The Eagles have positioned themselves to take the next step in 2022. A huge offseason included trading for wide receiver A.J. Brown, signing edge rusher and South Jersey native Haason Reddick, cornerback James Bradberry and linebacker Kyzir White in free agency and drafting defensive tackle Jordan Davis, center Cam Jurgens and linebacker Nakobe Dean. The talent level of the roster has improved substantially, and everyone feels the rise in optimism among the fans and in the region.
Sirianni, for his part, is keeping it all in perspective. Even though he’s only 40 years of age, Sirianni has been in the NFL since 2009 working his way up the coaching ladder – he was an offensive quality control coach, then a wide receivers coach, then a quarterbacks coach, and for three seasons in Indianapolis, an offensive coordinator. The man is a lifer, so to say he is in his element is an understatement.
“Every day is a new one and I relish every opportunity,” he says. “I love competition and there is nothing more competitive than being in the NFL and being challenged. To win those games, you have to be at your best every day of the week before that. You have to win on Monday and Tuesday and Wednesday and so on. You have to work on the details. You can’t let the details slip, even a little bit. If you excuse those details, you’re going to find out on game day that you’re way behind, and in this league, you can’t afford to be even a step behind.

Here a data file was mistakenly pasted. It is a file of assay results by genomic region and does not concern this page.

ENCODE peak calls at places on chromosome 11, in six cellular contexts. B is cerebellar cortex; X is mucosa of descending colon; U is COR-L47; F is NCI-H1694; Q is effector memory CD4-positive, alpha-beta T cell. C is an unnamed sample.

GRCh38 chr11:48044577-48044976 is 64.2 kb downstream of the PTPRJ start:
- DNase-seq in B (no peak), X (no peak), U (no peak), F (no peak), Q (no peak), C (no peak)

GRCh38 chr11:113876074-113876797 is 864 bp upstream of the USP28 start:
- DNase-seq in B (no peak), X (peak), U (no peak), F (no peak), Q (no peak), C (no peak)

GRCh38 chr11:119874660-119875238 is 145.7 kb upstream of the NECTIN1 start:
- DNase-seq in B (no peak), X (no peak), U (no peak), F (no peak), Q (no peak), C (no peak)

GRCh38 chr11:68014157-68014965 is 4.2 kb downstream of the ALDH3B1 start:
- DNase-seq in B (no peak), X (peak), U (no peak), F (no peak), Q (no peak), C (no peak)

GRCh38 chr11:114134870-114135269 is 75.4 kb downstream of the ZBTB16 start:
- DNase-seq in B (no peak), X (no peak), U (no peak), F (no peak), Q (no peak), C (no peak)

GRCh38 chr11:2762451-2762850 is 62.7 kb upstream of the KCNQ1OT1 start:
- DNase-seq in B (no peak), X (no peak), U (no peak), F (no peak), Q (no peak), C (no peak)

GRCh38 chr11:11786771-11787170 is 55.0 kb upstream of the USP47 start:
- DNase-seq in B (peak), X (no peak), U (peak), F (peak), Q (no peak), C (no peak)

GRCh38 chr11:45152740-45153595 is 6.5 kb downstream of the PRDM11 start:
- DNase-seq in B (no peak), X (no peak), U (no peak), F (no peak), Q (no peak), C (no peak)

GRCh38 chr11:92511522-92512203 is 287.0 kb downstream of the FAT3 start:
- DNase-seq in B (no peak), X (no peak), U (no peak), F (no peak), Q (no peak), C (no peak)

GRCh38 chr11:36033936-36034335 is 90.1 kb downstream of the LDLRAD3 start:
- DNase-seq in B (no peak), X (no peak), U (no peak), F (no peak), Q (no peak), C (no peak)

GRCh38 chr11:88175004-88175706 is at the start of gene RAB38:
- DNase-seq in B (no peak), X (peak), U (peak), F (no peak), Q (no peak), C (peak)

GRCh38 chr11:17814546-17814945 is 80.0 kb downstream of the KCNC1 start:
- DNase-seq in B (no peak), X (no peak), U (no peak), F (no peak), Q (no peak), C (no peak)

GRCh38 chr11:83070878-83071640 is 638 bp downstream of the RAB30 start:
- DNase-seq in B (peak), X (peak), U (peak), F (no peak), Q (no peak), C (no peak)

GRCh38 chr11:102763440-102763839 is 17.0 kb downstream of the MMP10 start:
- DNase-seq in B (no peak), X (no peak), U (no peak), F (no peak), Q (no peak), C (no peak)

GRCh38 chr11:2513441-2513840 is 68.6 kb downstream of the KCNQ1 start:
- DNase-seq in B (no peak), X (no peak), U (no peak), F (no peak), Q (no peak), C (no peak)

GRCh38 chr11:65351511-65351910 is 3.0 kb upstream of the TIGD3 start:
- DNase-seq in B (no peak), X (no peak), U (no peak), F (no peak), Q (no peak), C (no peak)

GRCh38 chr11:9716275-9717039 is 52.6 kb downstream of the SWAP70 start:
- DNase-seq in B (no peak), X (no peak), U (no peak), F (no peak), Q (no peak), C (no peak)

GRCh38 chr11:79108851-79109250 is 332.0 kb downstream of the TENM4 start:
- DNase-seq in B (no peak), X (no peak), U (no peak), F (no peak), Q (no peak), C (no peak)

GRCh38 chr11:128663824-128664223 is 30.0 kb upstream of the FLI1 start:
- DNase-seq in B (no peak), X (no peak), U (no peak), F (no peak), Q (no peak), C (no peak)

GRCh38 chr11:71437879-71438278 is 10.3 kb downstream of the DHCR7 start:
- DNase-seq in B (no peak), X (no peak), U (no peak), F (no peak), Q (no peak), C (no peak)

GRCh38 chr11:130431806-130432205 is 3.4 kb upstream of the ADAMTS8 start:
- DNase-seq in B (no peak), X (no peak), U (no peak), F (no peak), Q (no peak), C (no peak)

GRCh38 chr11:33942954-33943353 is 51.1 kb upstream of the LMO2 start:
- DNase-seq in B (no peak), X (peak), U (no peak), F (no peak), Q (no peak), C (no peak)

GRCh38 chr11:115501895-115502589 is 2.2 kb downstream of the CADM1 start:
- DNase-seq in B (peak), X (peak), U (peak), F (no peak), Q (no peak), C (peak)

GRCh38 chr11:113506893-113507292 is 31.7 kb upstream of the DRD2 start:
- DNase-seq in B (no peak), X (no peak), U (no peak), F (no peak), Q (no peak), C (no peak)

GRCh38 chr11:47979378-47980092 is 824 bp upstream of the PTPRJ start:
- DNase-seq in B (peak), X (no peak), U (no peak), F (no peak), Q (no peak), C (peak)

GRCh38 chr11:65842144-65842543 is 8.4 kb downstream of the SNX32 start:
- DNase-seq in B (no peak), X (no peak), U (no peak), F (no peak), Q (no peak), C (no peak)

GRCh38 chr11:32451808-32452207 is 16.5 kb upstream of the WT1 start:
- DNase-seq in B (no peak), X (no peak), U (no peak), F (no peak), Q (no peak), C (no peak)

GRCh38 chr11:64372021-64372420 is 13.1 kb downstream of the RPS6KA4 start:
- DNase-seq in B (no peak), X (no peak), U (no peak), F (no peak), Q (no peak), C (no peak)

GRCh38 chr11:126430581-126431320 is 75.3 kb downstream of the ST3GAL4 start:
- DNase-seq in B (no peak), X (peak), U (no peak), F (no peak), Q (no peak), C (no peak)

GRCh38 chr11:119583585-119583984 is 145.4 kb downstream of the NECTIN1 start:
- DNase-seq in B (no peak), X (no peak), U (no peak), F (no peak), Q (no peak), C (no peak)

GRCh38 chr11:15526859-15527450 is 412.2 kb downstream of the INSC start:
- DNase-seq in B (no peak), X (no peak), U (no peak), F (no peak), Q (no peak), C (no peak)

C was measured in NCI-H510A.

“I try not to be complicated for the guys. I think I’m very clear with my messaging and I think they understand that and respond to that. I know that when I sat in that seat as a player at Mount Union, I wanted to hear the truth from my coaches. I wanted them to be clear with what they wanted from me. Then it’s my responsibility to go out and do it.”
In “Year Two” of the Nick Sirianni era, the Eagles have an offense that appears, on paper, to be loaded. Jalen Hurts is back for his second season as the full-time starting quarterback, and he’s bolstered by potentially the most talented wide receiver duo in Eagles history in Brown and 2021 No. 1 draft pick DeVonta Smith. The running game, with a large assist from Hurts’ multi-dimensional skills, led the NFL last season. The offensive line is intact and expected to be among the very best in the league.
Adding all of those pieces in the offseason plus the return of Graham boosts a defense that expects to be more capable of dictating to offenses. The kicking game is solid, headed by the Pro Bowl foot of Jake Elliott.
So, where are the Eagles headed in 2022? The players are waiting for Sirianni to address the future, maybe the part about not getting ahead of yourself, staying in the moment, not listening to the outside hype.
“We haven’t heard one about that yet, but yeah, he has a lot of stories. Sometimes you say, ‘How much of this is really true?’ but I think Coach backs it up,” tight end Dallas Goedert says. “I do think they have an impact. We listen and we absorb what he’s saying. He’s trying to make us better as individuals and as a team and that’s the bottom line. That’s what you want from your head coach, so I know I’m all in when he’s standing up there talking. He loves to talk. He loves to tell the stories. And I think he does it because he feels it will help us, so how can you argue with that?”